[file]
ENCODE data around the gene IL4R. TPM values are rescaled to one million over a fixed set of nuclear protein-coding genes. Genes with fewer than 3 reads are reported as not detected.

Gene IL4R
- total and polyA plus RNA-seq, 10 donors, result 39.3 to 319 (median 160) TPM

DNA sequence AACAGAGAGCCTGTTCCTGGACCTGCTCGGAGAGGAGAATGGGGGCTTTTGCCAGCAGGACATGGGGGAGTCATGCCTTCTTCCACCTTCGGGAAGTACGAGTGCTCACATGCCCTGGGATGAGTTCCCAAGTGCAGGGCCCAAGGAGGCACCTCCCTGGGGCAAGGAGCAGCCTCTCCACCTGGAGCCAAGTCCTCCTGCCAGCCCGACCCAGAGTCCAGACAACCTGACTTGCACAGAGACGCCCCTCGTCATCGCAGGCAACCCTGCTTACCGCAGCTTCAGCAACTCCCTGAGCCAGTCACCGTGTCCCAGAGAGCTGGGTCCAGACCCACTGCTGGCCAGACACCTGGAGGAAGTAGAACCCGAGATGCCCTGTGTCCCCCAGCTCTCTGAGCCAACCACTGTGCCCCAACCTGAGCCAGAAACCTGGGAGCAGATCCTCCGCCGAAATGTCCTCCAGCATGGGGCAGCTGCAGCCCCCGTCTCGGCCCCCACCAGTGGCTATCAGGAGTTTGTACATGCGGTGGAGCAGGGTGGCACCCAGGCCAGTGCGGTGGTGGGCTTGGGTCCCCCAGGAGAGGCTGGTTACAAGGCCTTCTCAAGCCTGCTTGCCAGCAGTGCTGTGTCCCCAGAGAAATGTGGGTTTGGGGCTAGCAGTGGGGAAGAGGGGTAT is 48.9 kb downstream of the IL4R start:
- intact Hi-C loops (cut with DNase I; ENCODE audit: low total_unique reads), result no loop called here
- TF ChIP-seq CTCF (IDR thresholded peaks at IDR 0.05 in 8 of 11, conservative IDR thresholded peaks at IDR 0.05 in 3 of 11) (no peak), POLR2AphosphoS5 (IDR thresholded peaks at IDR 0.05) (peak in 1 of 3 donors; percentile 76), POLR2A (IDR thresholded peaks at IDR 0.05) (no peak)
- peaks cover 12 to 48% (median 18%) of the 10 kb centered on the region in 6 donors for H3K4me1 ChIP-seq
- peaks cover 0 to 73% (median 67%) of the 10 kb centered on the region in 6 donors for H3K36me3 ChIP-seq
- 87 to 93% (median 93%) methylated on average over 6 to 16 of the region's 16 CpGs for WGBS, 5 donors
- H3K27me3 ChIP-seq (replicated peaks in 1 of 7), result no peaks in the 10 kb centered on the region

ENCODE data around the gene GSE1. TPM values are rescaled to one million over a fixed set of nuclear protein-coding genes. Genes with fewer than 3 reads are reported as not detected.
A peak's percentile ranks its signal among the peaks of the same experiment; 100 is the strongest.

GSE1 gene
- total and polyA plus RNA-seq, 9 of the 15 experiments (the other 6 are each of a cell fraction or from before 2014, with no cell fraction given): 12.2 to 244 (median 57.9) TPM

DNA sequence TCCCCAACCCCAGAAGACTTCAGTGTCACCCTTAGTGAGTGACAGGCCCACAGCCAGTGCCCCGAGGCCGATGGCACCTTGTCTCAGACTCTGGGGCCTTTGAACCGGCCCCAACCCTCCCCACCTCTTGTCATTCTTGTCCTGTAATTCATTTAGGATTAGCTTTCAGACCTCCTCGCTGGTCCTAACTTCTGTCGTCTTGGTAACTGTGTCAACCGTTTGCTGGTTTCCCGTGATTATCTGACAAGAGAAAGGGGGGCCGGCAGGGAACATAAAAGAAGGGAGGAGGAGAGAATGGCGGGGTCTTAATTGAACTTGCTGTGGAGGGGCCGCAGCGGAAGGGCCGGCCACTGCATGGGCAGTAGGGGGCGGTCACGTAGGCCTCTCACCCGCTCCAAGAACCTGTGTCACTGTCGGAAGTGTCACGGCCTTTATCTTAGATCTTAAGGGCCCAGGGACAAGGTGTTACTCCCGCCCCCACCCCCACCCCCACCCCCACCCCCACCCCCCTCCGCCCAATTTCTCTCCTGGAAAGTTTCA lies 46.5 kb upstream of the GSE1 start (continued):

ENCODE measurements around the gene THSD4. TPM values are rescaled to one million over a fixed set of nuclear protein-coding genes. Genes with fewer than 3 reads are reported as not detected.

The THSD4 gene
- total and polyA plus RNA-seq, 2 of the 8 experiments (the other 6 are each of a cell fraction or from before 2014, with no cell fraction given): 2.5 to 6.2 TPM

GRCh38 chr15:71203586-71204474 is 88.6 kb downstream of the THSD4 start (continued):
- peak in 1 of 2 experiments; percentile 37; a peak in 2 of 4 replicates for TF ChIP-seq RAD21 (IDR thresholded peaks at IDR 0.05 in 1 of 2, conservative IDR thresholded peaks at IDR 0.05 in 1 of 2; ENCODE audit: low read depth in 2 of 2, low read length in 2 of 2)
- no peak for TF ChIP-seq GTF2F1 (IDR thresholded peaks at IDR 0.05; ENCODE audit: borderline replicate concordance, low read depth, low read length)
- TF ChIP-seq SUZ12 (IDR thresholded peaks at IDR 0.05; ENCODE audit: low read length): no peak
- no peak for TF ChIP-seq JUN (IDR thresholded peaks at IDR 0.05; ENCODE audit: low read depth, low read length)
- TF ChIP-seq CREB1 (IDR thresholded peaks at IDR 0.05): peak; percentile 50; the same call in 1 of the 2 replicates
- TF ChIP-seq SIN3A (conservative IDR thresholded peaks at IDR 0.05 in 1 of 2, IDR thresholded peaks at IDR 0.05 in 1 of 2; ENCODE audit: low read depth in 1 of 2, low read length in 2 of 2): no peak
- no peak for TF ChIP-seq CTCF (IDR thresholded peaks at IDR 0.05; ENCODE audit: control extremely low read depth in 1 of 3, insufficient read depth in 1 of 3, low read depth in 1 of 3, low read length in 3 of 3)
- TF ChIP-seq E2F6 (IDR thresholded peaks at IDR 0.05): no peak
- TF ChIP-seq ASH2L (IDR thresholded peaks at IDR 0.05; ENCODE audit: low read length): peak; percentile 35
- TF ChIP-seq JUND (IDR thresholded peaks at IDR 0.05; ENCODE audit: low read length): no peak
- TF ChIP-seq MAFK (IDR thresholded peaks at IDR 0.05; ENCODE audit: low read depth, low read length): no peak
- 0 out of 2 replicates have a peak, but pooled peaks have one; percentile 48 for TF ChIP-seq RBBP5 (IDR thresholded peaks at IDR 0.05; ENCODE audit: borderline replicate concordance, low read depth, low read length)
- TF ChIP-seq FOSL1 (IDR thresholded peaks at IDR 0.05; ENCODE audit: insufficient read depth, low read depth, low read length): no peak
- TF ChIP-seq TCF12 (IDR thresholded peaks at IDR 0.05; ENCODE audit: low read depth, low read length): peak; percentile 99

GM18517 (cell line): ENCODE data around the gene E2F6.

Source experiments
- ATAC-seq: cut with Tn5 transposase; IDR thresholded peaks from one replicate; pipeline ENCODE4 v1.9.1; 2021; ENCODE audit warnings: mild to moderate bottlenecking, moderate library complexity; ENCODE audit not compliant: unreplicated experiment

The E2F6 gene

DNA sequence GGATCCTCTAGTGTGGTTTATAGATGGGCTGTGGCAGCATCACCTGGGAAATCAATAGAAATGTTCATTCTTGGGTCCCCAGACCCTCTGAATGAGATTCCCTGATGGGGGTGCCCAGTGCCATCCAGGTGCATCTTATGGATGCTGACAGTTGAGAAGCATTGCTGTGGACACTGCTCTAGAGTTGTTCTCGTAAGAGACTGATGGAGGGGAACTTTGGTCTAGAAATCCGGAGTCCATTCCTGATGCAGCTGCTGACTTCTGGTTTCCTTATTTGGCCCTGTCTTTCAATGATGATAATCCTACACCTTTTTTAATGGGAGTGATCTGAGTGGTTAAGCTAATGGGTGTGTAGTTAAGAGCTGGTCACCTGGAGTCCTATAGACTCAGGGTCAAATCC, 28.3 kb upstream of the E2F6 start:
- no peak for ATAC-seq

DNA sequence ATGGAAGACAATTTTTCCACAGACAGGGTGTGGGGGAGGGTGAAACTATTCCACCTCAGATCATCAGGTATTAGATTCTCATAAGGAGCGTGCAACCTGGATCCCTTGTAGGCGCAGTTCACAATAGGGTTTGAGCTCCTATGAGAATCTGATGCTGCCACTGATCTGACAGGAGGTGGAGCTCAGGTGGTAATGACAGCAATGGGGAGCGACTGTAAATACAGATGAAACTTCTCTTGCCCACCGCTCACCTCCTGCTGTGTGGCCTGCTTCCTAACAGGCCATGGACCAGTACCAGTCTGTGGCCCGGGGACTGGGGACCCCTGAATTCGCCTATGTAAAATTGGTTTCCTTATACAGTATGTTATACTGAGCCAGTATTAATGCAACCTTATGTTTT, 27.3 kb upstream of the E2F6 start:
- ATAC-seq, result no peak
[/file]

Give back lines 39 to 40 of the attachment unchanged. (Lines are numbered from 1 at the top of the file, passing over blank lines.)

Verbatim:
- no peak for ATAC-seq

DNA sequence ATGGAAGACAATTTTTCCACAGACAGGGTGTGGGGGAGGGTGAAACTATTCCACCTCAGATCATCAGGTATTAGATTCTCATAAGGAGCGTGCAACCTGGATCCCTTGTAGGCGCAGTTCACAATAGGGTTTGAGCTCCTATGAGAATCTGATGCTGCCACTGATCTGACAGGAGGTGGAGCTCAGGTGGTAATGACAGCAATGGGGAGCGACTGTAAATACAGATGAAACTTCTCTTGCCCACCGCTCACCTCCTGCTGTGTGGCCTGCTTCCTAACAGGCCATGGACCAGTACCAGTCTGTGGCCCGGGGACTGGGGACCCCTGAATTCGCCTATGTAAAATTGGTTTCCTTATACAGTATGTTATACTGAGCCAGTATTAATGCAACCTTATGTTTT, 27.3 kb upstream of the E2F6 start: